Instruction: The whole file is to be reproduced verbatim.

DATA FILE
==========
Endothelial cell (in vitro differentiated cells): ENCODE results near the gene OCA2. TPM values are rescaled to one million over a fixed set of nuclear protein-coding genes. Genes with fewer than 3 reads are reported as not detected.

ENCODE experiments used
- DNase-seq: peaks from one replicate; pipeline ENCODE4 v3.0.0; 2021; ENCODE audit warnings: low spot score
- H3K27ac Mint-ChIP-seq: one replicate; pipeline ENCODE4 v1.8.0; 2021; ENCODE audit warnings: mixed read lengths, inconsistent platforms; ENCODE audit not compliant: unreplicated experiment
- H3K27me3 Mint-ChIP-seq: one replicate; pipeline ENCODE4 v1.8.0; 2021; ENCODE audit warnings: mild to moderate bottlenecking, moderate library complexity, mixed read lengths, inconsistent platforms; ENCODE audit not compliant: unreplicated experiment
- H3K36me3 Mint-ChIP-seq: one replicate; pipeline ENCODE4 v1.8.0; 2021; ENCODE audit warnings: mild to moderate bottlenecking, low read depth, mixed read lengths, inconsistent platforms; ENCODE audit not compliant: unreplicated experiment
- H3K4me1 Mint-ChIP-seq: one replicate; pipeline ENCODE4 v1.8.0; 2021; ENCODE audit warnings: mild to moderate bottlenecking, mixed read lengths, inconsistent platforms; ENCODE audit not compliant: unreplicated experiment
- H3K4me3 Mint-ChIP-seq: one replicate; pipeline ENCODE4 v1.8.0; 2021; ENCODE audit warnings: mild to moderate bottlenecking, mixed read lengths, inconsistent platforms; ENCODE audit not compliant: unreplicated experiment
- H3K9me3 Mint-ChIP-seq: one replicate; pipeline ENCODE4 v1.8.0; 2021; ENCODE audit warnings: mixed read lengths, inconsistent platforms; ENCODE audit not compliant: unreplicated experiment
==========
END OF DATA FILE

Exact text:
Endothelial cell (in vitro differentiated cells): ENCODE results near the gene OCA2. TPM values are rescaled to one million over a fixed set of nuclear protein-coding genes. Genes with fewer than 3 reads are reported as not detected.

ENCODE experiments used
- DNase-seq: peaks from one replicate; pipeline ENCODE4 v3.0.0; 2021; ENCODE audit warnings: low spot score
- H3K27ac Mint-ChIP-seq: one replicate; pipeline ENCODE4 v1.8.0; 2021; ENCODE audit warnings: mixed read lengths, inconsistent platforms; ENCODE audit not compliant: unreplicated experiment
- H3K27me3 Mint-ChIP-seq: one replicate; pipeline ENCODE4 v1.8.0; 2021; ENCODE audit warnings: mild to moderate bottlenecking, moderate library complexity, mixed read lengths, inconsistent platforms; ENCODE audit not compliant: unreplicated experiment
- H3K36me3 Mint-ChIP-seq: one replicate; pipeline ENCODE4 v1.8.0; 2021; ENCODE audit warnings: mild to moderate bottlenecking, low read depth, mixed read lengths, inconsistent platforms; ENCODE audit not compliant: unreplicated experiment
- H3K4me1 Mint-ChIP-seq: one replicate; pipeline ENCODE4 v1.8.0; 2021; ENCODE audit warnings: mild to moderate bottlenecking, mixed read lengths, inconsistent platforms; ENCODE audit not compliant: unreplicated experiment
- H3K4me3 Mint-ChIP-seq: one replicate; pipeline ENCODE4 v1.8.0; 2021; ENCODE audit warnings: mild to moderate bottlenecking, mixed read lengths, inconsistent platforms; ENCODE audit not compliant: unreplicated experiment
- H3K9me3 Mint-ChIP-seq: one replicate; pipeline ENCODE4 v1.8.0; 2021; ENCODE audit warnings: mixed read lengths, inconsistent platforms; ENCODE audit not compliant: unreplicated experiment